*Harriet Harman, the Leader of the Commons and Labour's deputy leader, last night took over as acting party leader until Mr Brown's successor is chosen. Labour sources said a leadership contest would now be speeded up from the plans first announced by Mr Brown on Monday. Labour's National Executive Committee (NEC) will meet next week to fix the timetable, and a new leader could be in place within two months.

'I want to thank Sarah': Brown's resignation speech

Gordon Brown tendered his resignation as Prime Minister last night. He made the announcement in Downing Street, accompanied by his wife, Sarah. Here is a transcript of his resignation speech:

As you know, the general election left no party able to command a majority in the House of Commons.

I said I would do all that I could to ensure a strong, stable and principled government was formed, able to tackle Britain's economic and political challenges effectively.

My constitutional duty is to make sure that a government can be formed following last Thursday's general election.

I have informed the Queen's private secretary that it is my intention to tender my resignation to the Queen.

In the event that the Queen accepts, I shall advise her to invite the Leader of the Opposition to form a government.

I wish the next Prime Minister well as he makes the important choices for the future.

Only those that have held the office of Prime Minister can understand the full weight of its responsibilities and its great capacity for good.

I have been privileged to learn much about the very best in human nature and a fair amount too about its frailties, including my own.

Above all, it was a privilege to serve. And yes, I loved the job not for its prestige, its titles and its ceremony – which I do not love at all.

No, I loved the job for its potential to make this country I love fairer, more tolerant, more green, more democratic, more prosperous and more just – truly a greater Britain.

In the face of many challenges in a few short years, challenges up to and including the global financial meltdown, I have always strived to serve, to do my best in the interest of Britain, its values and its people.

And let me add one thing also. I will always admire the courage I have seen in our armed forces.

And now that the political season is over, let me stress that having shaken their hands and looked into their eyes, our troops represent all that is best in our country and I will never forget all those who have died in honour and whose families today live in grief.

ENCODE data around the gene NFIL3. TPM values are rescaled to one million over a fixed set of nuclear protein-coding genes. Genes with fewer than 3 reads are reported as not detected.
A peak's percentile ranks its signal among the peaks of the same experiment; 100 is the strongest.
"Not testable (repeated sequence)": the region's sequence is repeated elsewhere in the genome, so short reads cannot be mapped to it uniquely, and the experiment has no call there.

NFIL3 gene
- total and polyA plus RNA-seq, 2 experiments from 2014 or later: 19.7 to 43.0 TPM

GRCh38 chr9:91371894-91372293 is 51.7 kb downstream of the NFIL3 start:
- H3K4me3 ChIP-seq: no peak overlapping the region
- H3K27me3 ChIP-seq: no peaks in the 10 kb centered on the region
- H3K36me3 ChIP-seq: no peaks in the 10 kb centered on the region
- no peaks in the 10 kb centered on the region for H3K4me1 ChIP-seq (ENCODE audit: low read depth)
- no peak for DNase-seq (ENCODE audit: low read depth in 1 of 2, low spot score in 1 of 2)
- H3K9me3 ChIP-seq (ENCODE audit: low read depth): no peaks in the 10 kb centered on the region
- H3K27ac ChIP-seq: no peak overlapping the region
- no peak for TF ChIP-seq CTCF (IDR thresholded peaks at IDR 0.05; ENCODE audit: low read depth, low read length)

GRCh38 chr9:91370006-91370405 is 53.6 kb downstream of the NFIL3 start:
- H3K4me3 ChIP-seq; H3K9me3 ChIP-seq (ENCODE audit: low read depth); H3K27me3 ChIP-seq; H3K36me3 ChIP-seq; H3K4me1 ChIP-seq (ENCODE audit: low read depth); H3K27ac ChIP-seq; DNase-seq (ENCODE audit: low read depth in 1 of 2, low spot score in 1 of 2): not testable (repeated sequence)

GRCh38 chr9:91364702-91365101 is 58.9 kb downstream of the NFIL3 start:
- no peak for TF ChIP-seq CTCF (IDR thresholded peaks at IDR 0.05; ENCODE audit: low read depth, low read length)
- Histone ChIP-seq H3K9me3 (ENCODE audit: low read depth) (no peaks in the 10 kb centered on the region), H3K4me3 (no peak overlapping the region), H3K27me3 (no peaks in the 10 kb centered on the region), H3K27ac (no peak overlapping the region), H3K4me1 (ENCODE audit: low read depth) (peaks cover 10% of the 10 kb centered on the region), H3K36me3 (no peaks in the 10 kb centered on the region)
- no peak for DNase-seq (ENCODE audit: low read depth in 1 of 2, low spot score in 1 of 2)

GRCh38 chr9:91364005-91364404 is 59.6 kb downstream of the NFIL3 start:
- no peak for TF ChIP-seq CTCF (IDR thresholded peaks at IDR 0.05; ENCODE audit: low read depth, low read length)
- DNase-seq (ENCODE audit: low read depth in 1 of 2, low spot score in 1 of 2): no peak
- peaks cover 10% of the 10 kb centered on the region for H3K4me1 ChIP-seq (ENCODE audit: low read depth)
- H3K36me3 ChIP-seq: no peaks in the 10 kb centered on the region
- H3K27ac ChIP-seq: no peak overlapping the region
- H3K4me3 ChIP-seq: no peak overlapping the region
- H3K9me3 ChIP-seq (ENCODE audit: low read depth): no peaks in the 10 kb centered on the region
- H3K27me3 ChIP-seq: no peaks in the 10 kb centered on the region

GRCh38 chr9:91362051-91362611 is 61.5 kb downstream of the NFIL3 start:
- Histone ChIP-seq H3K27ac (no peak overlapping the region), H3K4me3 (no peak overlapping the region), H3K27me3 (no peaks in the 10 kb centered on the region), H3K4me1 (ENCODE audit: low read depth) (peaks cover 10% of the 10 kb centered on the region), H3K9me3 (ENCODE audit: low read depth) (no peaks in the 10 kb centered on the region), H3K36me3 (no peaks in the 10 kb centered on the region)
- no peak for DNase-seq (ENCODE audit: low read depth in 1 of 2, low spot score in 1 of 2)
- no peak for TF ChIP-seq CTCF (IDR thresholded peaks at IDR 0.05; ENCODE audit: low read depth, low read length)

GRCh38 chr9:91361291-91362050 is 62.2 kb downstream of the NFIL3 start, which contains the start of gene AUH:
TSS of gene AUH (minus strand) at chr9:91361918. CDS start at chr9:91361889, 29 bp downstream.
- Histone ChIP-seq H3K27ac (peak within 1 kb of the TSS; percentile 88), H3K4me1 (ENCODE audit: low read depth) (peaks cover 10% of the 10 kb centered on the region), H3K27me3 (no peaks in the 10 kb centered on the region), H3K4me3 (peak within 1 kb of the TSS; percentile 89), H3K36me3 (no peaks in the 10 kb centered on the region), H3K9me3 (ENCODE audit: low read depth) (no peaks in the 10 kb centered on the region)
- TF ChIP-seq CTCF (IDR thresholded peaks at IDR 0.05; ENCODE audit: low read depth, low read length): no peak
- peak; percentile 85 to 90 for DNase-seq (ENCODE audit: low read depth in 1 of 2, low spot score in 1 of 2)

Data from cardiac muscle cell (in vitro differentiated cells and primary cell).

My resignation as leader of the Labour Party will take effect immediately. And in this hour I want to thank all my colleagues, ministers, members of Parliament. And I want to thank, above all, my staff, who have been friends as well as brilliant servants of the country.

Above all, I want to thank Sarah for her unwavering support as well as her love, and for her own service to our country.

I thank my sons, John and Fraser, for the love and joy they bring to our lives.

And as I leave the second most important job I could ever hold, I cherish even more the first – as a husband and father.

Thank you and goodbye.

The opponents

Jack Straw

The oldest and wiliest operator in the Cabinet was not involved in attempts to cobble together an anti-Tory coalition, but was instrumental in preventing it from happening. Mr Straw, who was elected as an MP shortly after the Lib-Lab pact of 1977-78 came apart, believed a coalition would have been viewed by the public as a cynical attempt to hang on in office. He will not stand for the party leadership, but could be a "kingmaker" in the succession.

Andy Burnham

The Blairite young minister who swore his loyalty to Gordon Brown during last year's failed leadership coup might be viewed as a natural supporter of an eventual move towards a progressive alliance. But Mr Burnham, seen by some Labour MPs as a dark-horse candidate for the leadership, warned that Mr Brown and his team were ignoring the verdict of the voters. His comments struck a chord with backbenchers disillusioned over a tie-up with their Liberal Democrat rivals.

David Blunkett

The former Home Secretary vividly remembers his outrage when Edward Heath "lost" the February 1974 election and still tried to cling on in power for a weekend. He will have detected a clear parallel with his party's desperate manoeuvres over the past four days. Mr Blunkett is also a passionate supporter of the "first past the post" system and naturally pacts hammered out behind the scenes. He spoke for many of the older timers on the Labour benches.